California’s undocumented relief fund sees chaotic start.
Last month, California made headlines when it announced a first-in-the-nation plan to create a $125m coronavirus relief fund for undocumented workers. But its rollout got off to a chaotic start this week, with thousands of calls flooding phone lines, creating huge delays, and so many visitors to the official website that it crashed for hours.
South Africa eased its lockdown measures, resume classes for some pupils on 1 June.
Those in grades seven and 12, usually aged 13 and 18, will return to class and the country’s minister of basic education Angie Motshekga said that, under strict social distancing rules, other grades would be able to attend lessons in schools with fewer than 150 pupils. Larger schools will open for other grades at a later date.
The Netherlands will press ahead with a further easing of lockdown measures in June due to a steadily declining number of infections and hospital admissions, its prime minister Mark Rutte has said.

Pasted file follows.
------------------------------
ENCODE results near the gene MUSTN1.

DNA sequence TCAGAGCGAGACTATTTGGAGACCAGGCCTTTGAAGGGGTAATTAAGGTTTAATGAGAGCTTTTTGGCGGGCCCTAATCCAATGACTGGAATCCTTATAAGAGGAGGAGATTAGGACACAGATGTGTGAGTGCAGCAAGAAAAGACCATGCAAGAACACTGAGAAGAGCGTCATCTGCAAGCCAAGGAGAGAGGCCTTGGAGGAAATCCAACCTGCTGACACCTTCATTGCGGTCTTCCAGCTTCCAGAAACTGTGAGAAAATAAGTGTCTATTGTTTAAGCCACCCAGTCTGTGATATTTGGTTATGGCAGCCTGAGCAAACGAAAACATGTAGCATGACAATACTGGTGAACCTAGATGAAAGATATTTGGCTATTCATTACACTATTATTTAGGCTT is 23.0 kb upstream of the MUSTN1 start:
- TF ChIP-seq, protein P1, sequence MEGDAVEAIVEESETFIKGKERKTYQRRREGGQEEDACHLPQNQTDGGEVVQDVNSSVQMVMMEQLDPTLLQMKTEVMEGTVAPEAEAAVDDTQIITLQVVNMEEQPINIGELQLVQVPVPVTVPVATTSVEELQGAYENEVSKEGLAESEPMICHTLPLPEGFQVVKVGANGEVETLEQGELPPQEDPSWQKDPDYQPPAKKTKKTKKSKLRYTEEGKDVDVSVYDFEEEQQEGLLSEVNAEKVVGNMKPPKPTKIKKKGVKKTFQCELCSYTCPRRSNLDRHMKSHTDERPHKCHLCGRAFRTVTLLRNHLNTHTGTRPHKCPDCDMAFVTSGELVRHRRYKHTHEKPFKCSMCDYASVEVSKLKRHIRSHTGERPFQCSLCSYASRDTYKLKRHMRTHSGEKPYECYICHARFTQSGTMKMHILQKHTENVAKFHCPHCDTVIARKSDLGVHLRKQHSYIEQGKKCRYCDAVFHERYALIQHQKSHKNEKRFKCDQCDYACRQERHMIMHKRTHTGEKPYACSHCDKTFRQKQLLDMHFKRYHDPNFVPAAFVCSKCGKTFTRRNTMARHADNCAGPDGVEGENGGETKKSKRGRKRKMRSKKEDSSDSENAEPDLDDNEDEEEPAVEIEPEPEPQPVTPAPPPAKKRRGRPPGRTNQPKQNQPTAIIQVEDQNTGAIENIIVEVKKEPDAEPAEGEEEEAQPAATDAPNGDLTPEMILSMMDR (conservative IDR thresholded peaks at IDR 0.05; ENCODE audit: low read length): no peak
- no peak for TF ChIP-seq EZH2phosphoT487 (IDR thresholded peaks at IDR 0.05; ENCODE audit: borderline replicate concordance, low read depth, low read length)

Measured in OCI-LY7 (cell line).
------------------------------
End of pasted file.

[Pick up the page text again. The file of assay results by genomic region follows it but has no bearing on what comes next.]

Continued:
The country’s 17 million inhabitants have been living under the lockdown measures for about two and a half months.
Rishi Sunak, the UK’s chancellor, said the country is facing “a severe recession the likes of which we haven’t seen”.
Giving evidence to the Lords economic affairs committee, he said he expects the unemployment rate to be in double figures by the end of the year.
Cambridge University will not hold traditional lectures in the 2020/21 academic year.
There will be no “face-to-face lectures” at the University of Cambridge in the 2020/21 academic year, the institution has said. Lectures will continue virtually, while it may be possible for smaller teaching groups to take place in person if it conforms to social distancing requirements.
Afghanistan recorded its biggest one-day rise in infections as about half of tests done in a 24-hour period came back positive.
The health ministry confirmed 581 new cases out of 1,200 tests, marking the country’s worst day of the crisis – the previous high was 414.
The border between Canada and the US will remain closed to non-essential travel until 21 June.
The closure was set to expire this week after the two governments announced a 30-day extension of the restrictions last month.